"As a graduating senior at the University of Illinois at Urbana-Champaign, double majoring in Spanish and Psychology, I have gained many valuable experiences that have prepared me for teaching English in Chile. One such experience was a community-based learning class that allowed me to volunteer as a Spanish tutor at Leal Elementary School, acquiring valuable teaching experience while spending my time helping first and fifth graders with their reading comprehension skills.  The first graders read me stories in Spanish, and I helped them with words they were unfamiliar with and asked them questions about the main themes of each story.  I would also time how quickly they could read each story and monitor their progress over the weeks. In the fifth grade classroom, I worked with bigger groups of students and helped keep them focused and on task. I was able to have conversations with them and get to know them on a more personal level. By volunteering I became more comfortable interacting with children in school settings.

"In the spring of 2008, my first cross-cultural experience took place as I studied abroad in Santiago, Chile for five months. I lived with an amazing host family with whom I still keep in touch, and I quickly adapted to my new surroundings. I experienced life as a college student in Santiago while attending classes at the Universidad de Chile, and I loved every minute of it. I mastered the metro lines and bus routes and felt comfortable and confident that I was capable of traveling throughout the city. While Santiago was fun and exciting with such an enormous population, I also enjoyed the time I spent in smaller cities, such as La Serena, Coquimbo, and Valparaíso. I loved the culture and climate of each place, and I would be comfortable living and working in any of them. Ever since I left Chile, I have eagerly been awaiting an opportunity to return!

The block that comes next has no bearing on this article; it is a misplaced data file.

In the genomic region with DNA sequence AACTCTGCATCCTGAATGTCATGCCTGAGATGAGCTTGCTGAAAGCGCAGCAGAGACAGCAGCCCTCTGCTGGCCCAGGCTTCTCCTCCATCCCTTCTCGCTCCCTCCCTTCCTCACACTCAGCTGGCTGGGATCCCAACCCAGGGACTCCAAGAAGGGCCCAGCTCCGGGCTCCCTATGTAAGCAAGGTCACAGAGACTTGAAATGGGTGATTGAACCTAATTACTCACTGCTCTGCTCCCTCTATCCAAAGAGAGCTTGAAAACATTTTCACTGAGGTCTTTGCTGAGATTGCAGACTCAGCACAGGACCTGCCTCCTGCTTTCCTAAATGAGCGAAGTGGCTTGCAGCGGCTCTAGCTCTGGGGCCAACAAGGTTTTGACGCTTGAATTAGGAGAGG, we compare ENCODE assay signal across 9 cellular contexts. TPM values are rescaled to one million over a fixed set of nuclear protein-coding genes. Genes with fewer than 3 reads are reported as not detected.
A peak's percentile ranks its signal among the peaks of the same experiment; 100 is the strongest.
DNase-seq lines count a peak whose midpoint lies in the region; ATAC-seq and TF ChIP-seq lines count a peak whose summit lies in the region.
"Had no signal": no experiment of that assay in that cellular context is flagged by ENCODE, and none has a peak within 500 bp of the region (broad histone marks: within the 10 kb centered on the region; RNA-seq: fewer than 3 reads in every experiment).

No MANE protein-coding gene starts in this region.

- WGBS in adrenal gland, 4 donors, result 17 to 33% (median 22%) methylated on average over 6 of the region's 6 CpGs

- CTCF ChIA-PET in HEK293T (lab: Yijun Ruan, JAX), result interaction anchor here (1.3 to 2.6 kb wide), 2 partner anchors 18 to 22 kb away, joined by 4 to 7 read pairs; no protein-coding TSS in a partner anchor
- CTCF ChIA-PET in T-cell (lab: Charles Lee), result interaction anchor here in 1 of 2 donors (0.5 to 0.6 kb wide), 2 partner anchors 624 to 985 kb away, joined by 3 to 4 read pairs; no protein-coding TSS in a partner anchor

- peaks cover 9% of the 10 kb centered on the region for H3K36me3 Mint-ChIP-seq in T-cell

"As part of my professional experience, last summer I had a two-month internship at Child Care Resource Service, a social agency that helps low-income families pay for childcare. Because many of their clients are Latinos, and some speak very limited English, I worked as an interpreter and a translator helping these clients fill out forms, find Spanish-speaking childcare providers, and communicate with their English-speaking caseworkers. None of this would have been possible without having someone to translate from Spanish to English for them. I learned the importance of being bilingual and knowing English in the world today, and that is why the Languages Opens Doors program interests me so much. It is so valuable to be able to communicate in English, and I would work passionately to ensure that my students would have that opportunity.

"An academic experience I have had that involves working with children is a yearlong internship course I am currently enrolled in as part of my Psychology curricula. The Child Abuse Prevention Education internship focuses on preventing child abuse in schools, and it has given me direct contact with elementary students in Champaign County. We visit different classrooms and perform skits for the children about strangers and bullying and then we talk with them one on one afterwards about any problems or experiences they have had in the past that have bothered them. Through this experience I have learned teaching is not just about academics, but socialization as well, and I have also learned how to handle serious situations involving children.

"My background in Psychology and Spanish makes me an ideal candidate for the Languages Opens Doors program. I have a genuine desire to empower people and help them be all they can be, and I have a bona fide interest in Chilean culture.  With my experience working with children, my advanced Spanish skills, and my native English fluency, I feel that I am fully capable of helping Chilean students enhance their English capabilities."

1 comment: